- If a significant change in bleeding develops during prolonged use, take appropriate diagnostic measures to rule out endometrial pathology. Consider the possibility of pregnancy if menstruation does not occur within 6 weeks of the onset of a previous menstruation. Once pregnancy has been excluded, repeated pregnancy tests are generally not necessary in amenorrheic women unless indicated, for example, by other signs of pregnancy or by pelvic pain1
Click here for more information on bleeding data for Kyleena.
- In clinical trials, a 5-year expulsion rate of 3.5% (59 out of 1690 subjects) was reported1
- Partial or complete expulsion of Kyleena may occur, resulting in the loss of contraceptive protection. Expulsion may be associated with symptoms of bleeding or pain, or it may be asymptomatic and go unnoticed. Kyleena typically decreases menstrual bleeding over time; therefore, an increase of menstrual bleeding may be indicative of an expulsion. Consider further diagnostic imaging, such as x-ray, if expulsion is suspected based on ultrasound. The risk of expulsion may be increased when the uterus is not completely involuted1
- Delay Kyleena insertion a minimum of 6 weeks or until uterine involution is complete following a delivery or a second trimester abortion. Remove a partially expelled Kyleena. If expulsion has occurred, a new Kyleena can be inserted anytime the provider can be reasonably certain the woman is not pregnant1
Kyleena cost and coverage
- The wholesale acquisition cost of Kyleena before discounts is $953.512
- Bayer offers discount programs for providers and support programs for patients
Click here for more information on Bayer IUD support programs.
- Kyleena offers a co-pay card savings program for your patients. Eligible commercially insured patients may pay as little as $20 for the Kyleena IUD.* Other costs may still be incurred by the patient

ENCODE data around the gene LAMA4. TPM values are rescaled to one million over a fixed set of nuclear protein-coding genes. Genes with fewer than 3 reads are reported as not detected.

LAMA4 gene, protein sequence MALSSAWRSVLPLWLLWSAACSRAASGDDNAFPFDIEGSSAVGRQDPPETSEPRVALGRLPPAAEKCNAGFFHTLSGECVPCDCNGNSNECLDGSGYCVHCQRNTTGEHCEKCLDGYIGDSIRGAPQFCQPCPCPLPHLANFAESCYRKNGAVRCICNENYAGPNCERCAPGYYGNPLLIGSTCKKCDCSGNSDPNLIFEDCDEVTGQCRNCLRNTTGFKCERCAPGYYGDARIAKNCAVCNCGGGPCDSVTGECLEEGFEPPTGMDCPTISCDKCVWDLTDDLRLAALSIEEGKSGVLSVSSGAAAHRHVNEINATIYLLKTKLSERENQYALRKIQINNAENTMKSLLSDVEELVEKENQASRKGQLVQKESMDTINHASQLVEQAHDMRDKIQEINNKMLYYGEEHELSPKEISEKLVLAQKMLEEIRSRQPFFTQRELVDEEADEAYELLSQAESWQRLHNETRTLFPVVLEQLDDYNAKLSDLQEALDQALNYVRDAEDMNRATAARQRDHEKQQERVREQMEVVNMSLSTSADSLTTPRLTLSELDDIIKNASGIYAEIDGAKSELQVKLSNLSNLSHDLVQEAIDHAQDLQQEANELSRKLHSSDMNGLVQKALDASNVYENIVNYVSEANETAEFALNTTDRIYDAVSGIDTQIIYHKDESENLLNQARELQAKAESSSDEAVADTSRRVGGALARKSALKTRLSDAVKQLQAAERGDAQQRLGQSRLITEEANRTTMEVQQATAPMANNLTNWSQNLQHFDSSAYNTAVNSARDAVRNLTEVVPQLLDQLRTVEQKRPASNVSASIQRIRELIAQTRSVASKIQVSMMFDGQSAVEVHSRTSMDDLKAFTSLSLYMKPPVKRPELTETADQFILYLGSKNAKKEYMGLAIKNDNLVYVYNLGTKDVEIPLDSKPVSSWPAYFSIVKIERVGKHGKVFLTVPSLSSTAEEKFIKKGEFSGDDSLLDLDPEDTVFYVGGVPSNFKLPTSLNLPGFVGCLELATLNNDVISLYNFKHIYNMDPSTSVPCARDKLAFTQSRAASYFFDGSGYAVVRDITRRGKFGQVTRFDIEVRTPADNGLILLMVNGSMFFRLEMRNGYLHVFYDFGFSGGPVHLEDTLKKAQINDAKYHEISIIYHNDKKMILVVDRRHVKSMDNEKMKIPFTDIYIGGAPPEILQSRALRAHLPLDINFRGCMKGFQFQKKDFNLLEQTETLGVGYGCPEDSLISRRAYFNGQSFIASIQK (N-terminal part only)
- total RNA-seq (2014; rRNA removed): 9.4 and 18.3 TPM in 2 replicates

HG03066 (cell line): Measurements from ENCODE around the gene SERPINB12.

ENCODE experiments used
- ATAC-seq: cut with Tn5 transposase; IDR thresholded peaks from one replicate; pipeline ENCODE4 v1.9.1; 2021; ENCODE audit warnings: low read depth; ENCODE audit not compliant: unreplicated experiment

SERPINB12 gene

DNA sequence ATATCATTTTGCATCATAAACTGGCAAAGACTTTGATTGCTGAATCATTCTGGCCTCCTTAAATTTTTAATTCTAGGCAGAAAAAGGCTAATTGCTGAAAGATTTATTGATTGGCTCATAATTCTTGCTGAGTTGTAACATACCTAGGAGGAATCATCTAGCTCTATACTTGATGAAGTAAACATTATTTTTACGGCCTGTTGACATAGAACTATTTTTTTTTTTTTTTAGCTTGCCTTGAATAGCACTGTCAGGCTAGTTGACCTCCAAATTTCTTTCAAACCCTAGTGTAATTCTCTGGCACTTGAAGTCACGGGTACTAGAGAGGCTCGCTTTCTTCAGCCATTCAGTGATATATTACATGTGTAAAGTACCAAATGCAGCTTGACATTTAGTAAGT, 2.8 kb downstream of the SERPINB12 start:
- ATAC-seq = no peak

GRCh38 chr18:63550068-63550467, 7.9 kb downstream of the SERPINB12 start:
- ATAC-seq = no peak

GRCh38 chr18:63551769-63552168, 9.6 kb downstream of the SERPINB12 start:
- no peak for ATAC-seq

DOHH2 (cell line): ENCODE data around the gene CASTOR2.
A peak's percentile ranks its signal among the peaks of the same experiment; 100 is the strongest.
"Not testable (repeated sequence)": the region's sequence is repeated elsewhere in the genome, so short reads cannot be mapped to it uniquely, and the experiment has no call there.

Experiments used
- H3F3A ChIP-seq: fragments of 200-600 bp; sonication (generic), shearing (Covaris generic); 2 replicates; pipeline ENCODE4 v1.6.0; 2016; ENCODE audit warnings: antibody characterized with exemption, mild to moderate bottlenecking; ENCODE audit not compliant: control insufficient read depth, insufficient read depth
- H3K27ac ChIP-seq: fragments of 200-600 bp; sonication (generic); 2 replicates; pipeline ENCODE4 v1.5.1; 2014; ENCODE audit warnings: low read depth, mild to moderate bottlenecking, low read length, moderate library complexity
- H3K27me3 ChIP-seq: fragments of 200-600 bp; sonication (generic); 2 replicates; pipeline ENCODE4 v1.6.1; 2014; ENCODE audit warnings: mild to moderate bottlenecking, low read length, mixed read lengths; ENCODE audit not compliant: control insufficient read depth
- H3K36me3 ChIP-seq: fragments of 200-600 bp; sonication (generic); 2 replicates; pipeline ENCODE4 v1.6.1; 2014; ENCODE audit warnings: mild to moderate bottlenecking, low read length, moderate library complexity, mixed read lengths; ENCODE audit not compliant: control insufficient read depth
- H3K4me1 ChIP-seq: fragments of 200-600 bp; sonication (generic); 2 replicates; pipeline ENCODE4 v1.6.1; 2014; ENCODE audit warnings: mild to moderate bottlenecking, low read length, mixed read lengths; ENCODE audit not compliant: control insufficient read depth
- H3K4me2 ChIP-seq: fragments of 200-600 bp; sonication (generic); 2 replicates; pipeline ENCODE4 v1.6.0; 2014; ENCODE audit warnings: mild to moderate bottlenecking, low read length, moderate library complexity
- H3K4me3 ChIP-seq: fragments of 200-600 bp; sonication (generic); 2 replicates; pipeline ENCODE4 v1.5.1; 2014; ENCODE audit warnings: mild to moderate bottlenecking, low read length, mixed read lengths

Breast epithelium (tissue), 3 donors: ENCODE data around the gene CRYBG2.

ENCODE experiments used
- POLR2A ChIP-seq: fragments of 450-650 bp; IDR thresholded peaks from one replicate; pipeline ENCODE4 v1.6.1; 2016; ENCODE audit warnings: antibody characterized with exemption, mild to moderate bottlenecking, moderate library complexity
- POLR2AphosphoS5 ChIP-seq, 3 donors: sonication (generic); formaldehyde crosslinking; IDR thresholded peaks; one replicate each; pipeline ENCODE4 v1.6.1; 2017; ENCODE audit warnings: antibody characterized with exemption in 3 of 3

- 95% of patients had coverage for a Bayer IUD with low or no out-of-pocket costs based on benefit investigation submissions to Bayer in 2017 (other products costs may apply; N=291,664)2
*Eligible patients may pay as little as $20 and save up to $999. Patients who are enrolled in any type of government insurance or reimbursement programs are not eligible. As a condition precedent of the co-payment support provided under this program, e.g., co-pay refunds, participating patients and pharmacies are obligated to inform insurance companies and third-party payers of any benefits they receive and the value of this program, and may not participate if this program is prohibited by or conflicts with their private insurance policy, as required by contract or otherwise. Void where prohibited by law, taxed, or restricted. Patients enrolled in the Bayer US Patient Assistance Foundation are not eligible. Bayer may determine eligibility, monitor participation, equitably distribute product and modify or discontinue any aspect of the Co-pay Savings Program for Kyleena at any time, including but not limited to this commercial co-pay assistance program.
- Yes, the Bayer US Patient Assistance Foundation is a charitable organization that helps eligible patients get their Bayer prescription medicine at no cost. Please have your patient contact the program at 1-866-2BUSPAF (228-7723), Monday to Friday, 9 AM to 6 PM EST, or visit the foundation website https://www.patientassistance.bayer.us/
- State Medicaid programs offer coverage for contraceptives. However, state Medicaid program eligibility guidelines may vary and could restrict access to Kyleena for some women. As with private payers, offices should verify coverage prior to treatment. Among women enrolled in Medicaid managed care organizations (Medicaid MCOs), coverage will be based on the specific Medicaid MCOs’ policies for Kyleena